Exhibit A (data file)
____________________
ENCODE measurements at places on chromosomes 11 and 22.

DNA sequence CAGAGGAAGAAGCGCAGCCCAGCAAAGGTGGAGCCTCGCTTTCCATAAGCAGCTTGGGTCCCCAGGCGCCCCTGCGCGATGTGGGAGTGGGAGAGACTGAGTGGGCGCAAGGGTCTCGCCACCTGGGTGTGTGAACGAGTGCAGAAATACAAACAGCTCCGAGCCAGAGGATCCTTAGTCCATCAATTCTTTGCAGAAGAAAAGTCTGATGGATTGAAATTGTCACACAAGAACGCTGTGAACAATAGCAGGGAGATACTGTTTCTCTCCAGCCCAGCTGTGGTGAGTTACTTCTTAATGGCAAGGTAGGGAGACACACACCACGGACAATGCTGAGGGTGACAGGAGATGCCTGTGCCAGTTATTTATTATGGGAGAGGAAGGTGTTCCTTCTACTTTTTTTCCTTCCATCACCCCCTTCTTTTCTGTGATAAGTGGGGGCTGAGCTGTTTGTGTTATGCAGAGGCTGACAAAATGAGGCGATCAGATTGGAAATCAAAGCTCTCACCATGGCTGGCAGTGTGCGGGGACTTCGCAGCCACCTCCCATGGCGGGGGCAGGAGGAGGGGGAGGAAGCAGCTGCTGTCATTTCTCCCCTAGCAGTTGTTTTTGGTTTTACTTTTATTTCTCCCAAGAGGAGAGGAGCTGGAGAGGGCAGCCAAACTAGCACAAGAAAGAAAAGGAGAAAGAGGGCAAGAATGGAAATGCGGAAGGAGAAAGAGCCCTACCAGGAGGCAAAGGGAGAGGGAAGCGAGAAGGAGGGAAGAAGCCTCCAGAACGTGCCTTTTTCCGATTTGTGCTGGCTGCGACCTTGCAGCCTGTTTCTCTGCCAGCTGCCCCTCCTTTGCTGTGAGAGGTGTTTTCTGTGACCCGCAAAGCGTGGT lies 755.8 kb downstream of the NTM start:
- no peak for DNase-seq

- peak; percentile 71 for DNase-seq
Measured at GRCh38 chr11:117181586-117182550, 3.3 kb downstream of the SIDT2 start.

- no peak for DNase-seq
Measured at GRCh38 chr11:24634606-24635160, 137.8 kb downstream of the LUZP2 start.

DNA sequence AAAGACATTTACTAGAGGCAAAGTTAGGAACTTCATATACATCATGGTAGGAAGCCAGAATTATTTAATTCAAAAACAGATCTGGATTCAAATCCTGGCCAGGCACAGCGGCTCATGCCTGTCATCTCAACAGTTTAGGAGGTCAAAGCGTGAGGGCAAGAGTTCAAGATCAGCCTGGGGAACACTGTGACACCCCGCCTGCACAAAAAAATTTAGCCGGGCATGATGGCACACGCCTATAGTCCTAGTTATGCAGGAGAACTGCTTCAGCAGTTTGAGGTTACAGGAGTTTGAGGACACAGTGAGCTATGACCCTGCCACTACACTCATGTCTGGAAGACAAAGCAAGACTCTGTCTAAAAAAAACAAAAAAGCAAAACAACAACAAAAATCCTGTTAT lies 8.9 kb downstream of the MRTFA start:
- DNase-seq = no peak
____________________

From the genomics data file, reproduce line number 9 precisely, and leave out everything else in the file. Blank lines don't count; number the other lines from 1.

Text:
- DNase-seq = no peak